Swallows

Tree Swallow (Tachycineta bicolor);
American River Parkway, Folsom, CA; MAR 2019

Swallows are those little birds we see with their distinctive back swept, pointed wings and their forked “swallow tail”. They maneuver through the sky at high speed, in a seemingly erratic pattern, catching and eating insects in flight. They will also eat mollusks, spiders and sometimes fruit.

In the spring, along the American River, in the Sacramento area, I commonly see two types of swallows: Tree Swallows and Cliff Swallows. When I am lucky, I’ll see a Bank Swallow. I have been told we also have Violet-green Swallows but I haven’t seen any.

The most common swallow that I see is the Tree Swallow. They are called Tree Swallows because the nest in cavities in trees. It is a beautiful iridescent blue on its head and back, white on its breast and underside and blackish color on wings and tail. These birds live along the gulf coast, southern Mexico and Central America in the winter and move north throughout the US in summer.

The Cliff Swallow is a multi-colored bird with off-white underside, gray-brown wings, blue-gray back and head cap and a brown-red neck. They are quire beautiful. They make nests of mud that appear precariously perched on a cliff face. They also build nest in man-made structures like bridges and buildings. They are very social; many birds build nests near one another and hunt together. They also live along the gulf coast, southern Mexico and Central America in the winter and move north throughout the US in summer.

The bank swallow is a bird with different names in different parts of the world. In Europe, it is the Sand Martin while on the Indian subcontinent it is called the collard sand martin. They make a nest, lined with straw or feathers, in a hole they burrow into sand or gravel. They have mostly white underparts but have a gray back, wings and head. They will sometimes have a prominent grey collar at the base of their neck. They winter across they southern 1/3 of the US in winter then migrate north in the summer.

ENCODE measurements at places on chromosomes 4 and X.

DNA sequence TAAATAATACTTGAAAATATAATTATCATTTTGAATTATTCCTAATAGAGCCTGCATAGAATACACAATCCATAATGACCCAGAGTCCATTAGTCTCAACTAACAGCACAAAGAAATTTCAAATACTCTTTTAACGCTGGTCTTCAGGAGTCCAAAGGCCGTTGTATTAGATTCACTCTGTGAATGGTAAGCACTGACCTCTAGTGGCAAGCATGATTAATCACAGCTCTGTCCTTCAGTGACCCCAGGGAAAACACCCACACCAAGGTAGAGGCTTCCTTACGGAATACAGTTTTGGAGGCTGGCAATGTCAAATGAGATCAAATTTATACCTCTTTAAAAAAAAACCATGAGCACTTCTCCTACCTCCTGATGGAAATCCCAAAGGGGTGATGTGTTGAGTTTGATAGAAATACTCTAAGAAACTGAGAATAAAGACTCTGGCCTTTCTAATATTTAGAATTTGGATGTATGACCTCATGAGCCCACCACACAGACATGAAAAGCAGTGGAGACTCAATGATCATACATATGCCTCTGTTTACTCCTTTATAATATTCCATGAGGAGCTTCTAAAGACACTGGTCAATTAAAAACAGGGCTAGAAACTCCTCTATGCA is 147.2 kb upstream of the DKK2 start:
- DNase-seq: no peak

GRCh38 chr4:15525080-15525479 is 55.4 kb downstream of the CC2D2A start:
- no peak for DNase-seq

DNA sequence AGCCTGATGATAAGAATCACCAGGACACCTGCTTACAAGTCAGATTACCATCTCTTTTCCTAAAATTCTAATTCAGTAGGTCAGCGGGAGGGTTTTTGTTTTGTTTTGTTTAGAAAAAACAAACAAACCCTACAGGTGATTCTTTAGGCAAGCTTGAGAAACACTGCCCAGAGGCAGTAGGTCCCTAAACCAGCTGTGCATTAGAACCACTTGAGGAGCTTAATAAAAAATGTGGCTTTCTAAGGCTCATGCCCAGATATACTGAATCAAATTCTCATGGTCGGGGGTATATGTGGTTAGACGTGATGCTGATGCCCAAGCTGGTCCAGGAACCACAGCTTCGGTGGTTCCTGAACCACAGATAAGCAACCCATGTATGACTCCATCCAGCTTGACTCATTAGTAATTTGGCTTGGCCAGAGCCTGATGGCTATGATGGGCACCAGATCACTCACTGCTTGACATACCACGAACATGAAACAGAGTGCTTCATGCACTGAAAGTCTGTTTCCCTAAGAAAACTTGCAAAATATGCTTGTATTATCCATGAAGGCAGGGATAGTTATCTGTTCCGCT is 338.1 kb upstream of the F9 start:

Here are some images of these beautiful swallows.

Please click on caption to see these images in higher resolution.

Cliff Swallow (Petrochelidon pyrrhonota) , American River Parkway,
Orangevale, CA; APR 2019
Bank Swallow (Riparia riparia). (AKA Sand Martin);
Lake Natomas, Orangevale, CA; APR 2019;
Tree Swallow (Tachycineta bicolor);
American River Parkway, Folsom, CA; MAR 2019

Cliff Swallow (Petrochelidon pyrrhonota);
American River Parkway, Orangevale, CA; APR 2019

Cliff Swallow (Petrochelidon pyrrhonota);
American River Parkway, Orangevale, CA; APR 2019


These and other images are available for purchase on my website: www.earthwatcher.us or by contacting larry.klink@earthwatcher.us.

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The Rookery

Great Blue Heron (Ardea Herodias) in the Rookery
American River Parkway, Folsom, CA; APR 2019

In our area, we have a few rookeries; communal nesting areas for herons, egrets and cormorants. There are other birds that nest in rookeries but I am not aware of any I our area.

Rookeries are interesting. The two I see most often are in a small cluster of tall trees along side of a river. The birds nest high above the ground. Each bird tends to their own nest. But the colonies can contain two dozen or more nests. The herons, egrets and cormorants will even nest in the same tree. Many believe protection drives their desire to nest communally.  More roommates make it easier to spot and chase away predators.

I visited both rookeries last week and it appears to me that the birds are sitting on eggs. If I am right, we should have babies soon.  So, I’ll keep checking back and when I can, post pictures. I can’t get close to the nets; I am about 75 yards away. So, I won’t be able to photograph the chicks until they are big enough to pop their heads above the sides of the nest.

Here are a few rookery images. Take note of the male Double-crested Cormorant. He is displaying his orange patch and the crest of feathers on his head. For me, its rare to see the crests displayed.

Double-crested Cormorant (Phalacrocorax auritus) on the Nest
American River Parkway, Folsom, CA; APR 2019
Great Egrets (Ardea alba) on the Nest
American River Parkway, Folsom, CA; APR 2019